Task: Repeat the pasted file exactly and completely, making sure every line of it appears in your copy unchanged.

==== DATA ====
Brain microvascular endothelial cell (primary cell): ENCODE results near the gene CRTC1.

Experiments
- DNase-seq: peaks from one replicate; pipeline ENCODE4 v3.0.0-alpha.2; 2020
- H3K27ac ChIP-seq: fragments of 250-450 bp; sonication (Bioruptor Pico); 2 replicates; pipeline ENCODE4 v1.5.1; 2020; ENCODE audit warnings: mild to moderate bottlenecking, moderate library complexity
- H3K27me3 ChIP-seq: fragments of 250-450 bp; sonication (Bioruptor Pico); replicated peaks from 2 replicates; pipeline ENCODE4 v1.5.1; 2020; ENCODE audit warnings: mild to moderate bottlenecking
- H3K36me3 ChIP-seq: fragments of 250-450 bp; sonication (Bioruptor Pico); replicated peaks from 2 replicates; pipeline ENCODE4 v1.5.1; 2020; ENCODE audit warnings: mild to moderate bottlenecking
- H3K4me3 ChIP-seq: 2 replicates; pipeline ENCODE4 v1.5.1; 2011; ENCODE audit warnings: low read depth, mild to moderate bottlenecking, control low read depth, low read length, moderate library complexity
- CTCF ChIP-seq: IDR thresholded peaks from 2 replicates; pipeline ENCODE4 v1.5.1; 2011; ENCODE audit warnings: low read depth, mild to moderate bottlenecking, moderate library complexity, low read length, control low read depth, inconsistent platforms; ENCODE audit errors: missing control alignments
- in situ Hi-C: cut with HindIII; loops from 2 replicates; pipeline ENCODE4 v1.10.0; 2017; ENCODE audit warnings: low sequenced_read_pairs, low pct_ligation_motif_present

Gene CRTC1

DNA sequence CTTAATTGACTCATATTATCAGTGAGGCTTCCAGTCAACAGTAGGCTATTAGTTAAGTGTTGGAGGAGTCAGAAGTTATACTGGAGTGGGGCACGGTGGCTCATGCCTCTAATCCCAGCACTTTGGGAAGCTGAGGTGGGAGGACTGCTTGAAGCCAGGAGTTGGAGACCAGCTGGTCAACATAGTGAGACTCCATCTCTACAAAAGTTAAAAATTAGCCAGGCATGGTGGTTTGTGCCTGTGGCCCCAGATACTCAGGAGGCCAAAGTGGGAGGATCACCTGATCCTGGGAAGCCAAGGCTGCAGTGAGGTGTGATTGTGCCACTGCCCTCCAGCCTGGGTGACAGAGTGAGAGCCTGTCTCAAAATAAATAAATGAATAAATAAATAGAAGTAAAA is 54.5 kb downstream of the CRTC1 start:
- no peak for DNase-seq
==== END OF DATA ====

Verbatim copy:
Brain microvascular endothelial cell (primary cell): ENCODE results near the gene CRTC1.

Experiments
- DNase-seq: peaks from one replicate; pipeline ENCODE4 v3.0.0-alpha.2; 2020
- H3K27ac ChIP-seq: fragments of 250-450 bp; sonication (Bioruptor Pico); 2 replicates; pipeline ENCODE4 v1.5.1; 2020; ENCODE audit warnings: mild to moderate bottlenecking, moderate library complexity
- H3K27me3 ChIP-seq: fragments of 250-450 bp; sonication (Bioruptor Pico); replicated peaks from 2 replicates; pipeline ENCODE4 v1.5.1; 2020; ENCODE audit warnings: mild to moderate bottlenecking
- H3K36me3 ChIP-seq: fragments of 250-450 bp; sonication (Bioruptor Pico); replicated peaks from 2 replicates; pipeline ENCODE4 v1.5.1; 2020; ENCODE audit warnings: mild to moderate bottlenecking
- H3K4me3 ChIP-seq: 2 replicates; pipeline ENCODE4 v1.5.1; 2011; ENCODE audit warnings: low read depth, mild to moderate bottlenecking, control low read depth, low read length, moderate library complexity
- CTCF ChIP-seq: IDR thresholded peaks from 2 replicates; pipeline ENCODE4 v1.5.1; 2011; ENCODE audit warnings: low read depth, mild to moderate bottlenecking, moderate library complexity, low read length, control low read depth, inconsistent platforms; ENCODE audit errors: missing control alignments
- in situ Hi-C: cut with HindIII; loops from 2 replicates; pipeline ENCODE4 v1.10.0; 2017; ENCODE audit warnings: low sequenced_read_pairs, low pct_ligation_motif_present

Gene CRTC1

DNA sequence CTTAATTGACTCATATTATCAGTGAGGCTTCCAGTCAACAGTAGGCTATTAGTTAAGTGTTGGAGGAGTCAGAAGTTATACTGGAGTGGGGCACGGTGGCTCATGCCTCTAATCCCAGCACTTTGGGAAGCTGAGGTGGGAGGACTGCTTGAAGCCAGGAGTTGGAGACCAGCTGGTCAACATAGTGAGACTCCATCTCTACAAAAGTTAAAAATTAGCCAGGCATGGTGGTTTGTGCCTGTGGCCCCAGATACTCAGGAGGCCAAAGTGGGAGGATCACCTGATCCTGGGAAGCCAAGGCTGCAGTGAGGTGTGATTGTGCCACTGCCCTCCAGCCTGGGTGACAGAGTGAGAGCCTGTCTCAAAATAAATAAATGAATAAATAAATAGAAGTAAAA is 54.5 kb downstream of the CRTC1 start:
- no peak for DNase-seq